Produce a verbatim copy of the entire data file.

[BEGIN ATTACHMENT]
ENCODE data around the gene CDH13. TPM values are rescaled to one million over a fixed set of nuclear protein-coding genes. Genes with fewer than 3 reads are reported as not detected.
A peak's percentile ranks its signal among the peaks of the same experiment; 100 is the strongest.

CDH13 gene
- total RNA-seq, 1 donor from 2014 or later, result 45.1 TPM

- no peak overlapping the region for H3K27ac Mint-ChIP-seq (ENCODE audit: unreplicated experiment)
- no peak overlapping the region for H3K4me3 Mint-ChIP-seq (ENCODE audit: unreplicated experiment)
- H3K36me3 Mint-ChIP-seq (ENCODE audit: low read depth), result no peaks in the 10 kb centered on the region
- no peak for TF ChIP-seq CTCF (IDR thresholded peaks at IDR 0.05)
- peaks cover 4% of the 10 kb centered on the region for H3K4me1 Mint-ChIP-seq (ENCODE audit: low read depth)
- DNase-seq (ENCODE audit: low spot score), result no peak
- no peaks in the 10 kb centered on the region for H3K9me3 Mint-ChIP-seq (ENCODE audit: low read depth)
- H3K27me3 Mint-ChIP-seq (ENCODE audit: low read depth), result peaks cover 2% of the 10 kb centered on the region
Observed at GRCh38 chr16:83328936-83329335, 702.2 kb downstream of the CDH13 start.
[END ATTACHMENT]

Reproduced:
ENCODE data around the gene CDH13. TPM values are rescaled to one million over a fixed set of nuclear protein-coding genes. Genes with fewer than 3 reads are reported as not detected.
A peak's percentile ranks its signal among the peaks of the same experiment; 100 is the strongest.

CDH13 gene
- total RNA-seq, 1 donor from 2014 or later, result 45.1 TPM

- no peak overlapping the region for H3K27ac Mint-ChIP-seq (ENCODE audit: unreplicated experiment)
- no peak overlapping the region for H3K4me3 Mint-ChIP-seq (ENCODE audit: unreplicated experiment)
- H3K36me3 Mint-ChIP-seq (ENCODE audit: low read depth), result no peaks in the 10 kb centered on the region
- no peak for TF ChIP-seq CTCF (IDR thresholded peaks at IDR 0.05)
- peaks cover 4% of the 10 kb centered on the region for H3K4me1 Mint-ChIP-seq (ENCODE audit: low read depth)
- DNase-seq (ENCODE audit: low spot score), result no peak
- no peaks in the 10 kb centered on the region for H3K9me3 Mint-ChIP-seq (ENCODE audit: low read depth)
- H3K27me3 Mint-ChIP-seq (ENCODE audit: low read depth), result peaks cover 2% of the 10 kb centered on the region
Observed at GRCh38 chr16:83328936-83329335, 702.2 kb downstream of the CDH13 start.